Transportation

Is the single-occupant vehicle doomed? Will tollbooths soon appear on our interstate highways? And what can state and local governments do to prepare?

by , / April 30, 1997 0
Shortly after President Clinton announced the National Economic Crossroads Transportation Efficiency Act (NEXTEA), Government Technology interviewed a group of experts about the bill and its
funding for intelligent transportation systems. What does the future hold? Is the single-occupant vehicle doomed? Will tollbooths appear soon
on our interstate highways? And what can state and local
governments do to prepare?


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Question 1:

On March 12, President Clinton announced the National Economic Crossroads Transportation Efficiency Act (NEXTEA), which will contain a $600 million incentive program "to help urban areas integrate their intelligent transportation systems." One of NEXTEA's nine core areas is "improving transportation through technology." Any comments about NEXTEA and how it addresses the nation's priorities?


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Question 2:

Are things like crash avoidance radar, self-guiding highways, weigh-in-motion systems, automated toll booths, etc. just frills, or will they have a significant effect on traffic congestion and safety in the future? Which ones seem to be working and which aren't?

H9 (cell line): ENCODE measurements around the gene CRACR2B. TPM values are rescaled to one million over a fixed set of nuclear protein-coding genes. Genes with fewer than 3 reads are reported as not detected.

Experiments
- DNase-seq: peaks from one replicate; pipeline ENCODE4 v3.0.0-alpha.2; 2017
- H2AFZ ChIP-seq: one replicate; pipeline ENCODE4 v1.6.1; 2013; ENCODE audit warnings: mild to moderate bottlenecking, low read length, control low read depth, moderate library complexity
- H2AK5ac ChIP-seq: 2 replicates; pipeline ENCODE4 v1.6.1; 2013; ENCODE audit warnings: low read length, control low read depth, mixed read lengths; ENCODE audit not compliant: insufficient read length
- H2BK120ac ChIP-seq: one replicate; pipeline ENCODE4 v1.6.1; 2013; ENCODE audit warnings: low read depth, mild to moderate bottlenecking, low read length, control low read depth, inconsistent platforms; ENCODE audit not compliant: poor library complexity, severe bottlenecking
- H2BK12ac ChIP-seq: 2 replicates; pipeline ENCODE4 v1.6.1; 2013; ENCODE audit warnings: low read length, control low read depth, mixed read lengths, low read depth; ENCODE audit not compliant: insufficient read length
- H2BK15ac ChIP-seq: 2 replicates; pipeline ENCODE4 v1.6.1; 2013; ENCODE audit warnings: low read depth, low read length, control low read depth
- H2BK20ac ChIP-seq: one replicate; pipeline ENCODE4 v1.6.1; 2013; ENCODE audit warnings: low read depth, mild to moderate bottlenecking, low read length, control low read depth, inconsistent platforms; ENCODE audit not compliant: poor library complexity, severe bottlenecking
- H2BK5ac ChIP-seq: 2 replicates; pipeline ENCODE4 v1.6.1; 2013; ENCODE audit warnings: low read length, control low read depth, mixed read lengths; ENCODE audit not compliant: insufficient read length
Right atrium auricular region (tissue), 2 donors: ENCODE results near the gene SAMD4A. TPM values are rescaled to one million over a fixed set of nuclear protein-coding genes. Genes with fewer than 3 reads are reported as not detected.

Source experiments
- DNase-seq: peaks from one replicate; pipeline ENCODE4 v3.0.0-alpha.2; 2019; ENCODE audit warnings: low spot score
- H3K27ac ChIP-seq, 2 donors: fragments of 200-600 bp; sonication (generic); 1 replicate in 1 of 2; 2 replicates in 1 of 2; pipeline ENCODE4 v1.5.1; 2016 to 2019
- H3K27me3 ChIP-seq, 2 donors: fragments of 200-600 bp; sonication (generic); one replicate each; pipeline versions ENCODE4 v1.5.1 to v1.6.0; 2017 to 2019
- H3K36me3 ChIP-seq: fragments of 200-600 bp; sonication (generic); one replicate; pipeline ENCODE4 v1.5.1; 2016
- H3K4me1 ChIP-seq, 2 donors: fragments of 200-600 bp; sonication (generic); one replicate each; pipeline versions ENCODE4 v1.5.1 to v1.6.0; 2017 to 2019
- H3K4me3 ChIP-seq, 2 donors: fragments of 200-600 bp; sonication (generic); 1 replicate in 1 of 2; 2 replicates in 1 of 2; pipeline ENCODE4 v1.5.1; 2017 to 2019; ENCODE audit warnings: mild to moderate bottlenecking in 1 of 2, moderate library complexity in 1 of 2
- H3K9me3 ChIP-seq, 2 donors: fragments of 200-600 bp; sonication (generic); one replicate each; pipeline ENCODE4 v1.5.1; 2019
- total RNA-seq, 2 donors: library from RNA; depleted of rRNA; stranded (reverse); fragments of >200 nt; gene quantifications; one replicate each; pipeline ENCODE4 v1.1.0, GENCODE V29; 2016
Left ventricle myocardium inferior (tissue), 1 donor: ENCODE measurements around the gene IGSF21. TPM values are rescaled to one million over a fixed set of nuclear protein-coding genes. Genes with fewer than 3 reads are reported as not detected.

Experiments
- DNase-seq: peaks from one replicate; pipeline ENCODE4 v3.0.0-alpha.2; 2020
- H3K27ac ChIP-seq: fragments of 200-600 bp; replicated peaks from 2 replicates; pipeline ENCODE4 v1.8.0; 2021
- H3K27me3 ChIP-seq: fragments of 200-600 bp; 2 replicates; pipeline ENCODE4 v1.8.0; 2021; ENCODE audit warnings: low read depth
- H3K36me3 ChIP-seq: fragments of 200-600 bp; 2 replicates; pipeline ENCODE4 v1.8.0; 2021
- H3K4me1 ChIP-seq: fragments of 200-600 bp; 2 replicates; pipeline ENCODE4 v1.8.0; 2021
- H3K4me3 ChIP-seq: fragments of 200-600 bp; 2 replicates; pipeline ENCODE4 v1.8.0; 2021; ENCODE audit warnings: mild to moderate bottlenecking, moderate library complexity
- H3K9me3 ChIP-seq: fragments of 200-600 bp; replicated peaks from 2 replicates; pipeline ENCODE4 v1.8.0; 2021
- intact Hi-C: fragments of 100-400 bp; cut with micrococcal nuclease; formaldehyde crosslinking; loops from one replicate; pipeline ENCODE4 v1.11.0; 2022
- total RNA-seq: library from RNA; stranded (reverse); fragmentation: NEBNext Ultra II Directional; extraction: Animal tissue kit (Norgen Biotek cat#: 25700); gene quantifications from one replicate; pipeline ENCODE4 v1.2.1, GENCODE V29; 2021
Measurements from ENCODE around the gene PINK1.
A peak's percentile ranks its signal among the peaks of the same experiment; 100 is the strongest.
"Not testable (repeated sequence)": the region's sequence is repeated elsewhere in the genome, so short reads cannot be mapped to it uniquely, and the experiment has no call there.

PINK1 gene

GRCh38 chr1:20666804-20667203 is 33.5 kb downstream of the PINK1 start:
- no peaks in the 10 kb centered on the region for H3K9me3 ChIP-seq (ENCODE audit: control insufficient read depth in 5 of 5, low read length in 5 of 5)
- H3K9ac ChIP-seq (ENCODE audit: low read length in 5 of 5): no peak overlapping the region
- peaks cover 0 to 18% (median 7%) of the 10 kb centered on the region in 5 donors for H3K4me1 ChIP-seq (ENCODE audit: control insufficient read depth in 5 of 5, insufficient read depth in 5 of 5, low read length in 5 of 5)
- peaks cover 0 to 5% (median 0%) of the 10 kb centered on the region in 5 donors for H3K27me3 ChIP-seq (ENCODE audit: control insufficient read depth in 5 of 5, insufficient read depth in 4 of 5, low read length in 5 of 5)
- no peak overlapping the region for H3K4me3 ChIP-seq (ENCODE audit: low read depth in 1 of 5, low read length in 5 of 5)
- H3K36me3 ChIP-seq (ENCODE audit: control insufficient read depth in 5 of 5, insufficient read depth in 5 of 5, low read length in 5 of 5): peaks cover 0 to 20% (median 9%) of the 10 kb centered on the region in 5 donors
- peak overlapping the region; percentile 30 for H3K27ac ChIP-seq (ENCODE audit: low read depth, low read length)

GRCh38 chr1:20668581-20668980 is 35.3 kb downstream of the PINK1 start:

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Question 3:

Much has been written about how telework, electronic commerce, virtual offices, etc. will reduce traffic, and may eventually allow a significant portion of today's workforce to work at home. Is this just wishful thinking, or will these technologies profoundly change our "drive to work" culture and relieve congestion on our highways?


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Question 4:

What's our transportation scene going to look like in 10 years? Is the single-occupant vehicle doomed?


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Question 5:

What should states, cities and counties be doing today to prepare for tomorrow's transportation challenges?


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Question 6:

What other technological advances have potential to help us conquer our transportation problems?


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Question 7:

Will we be seeing tollbooths on our interstate highways, increased gasoline taxes, higher fees for rush-hour driving, and higher licensing and other expenses to pay for highway infrastructure improvements?


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Question 8:

Any other comments?




James Constantino
is president and chief executive officer of the Intelligent Transportation Society of America (ITS America), a nonprofit organization founded to coordinate and accelerate the application of advanced technologies to surface transportation. He has an extensive background in transportation research, development, education and policy in government, industry and academia.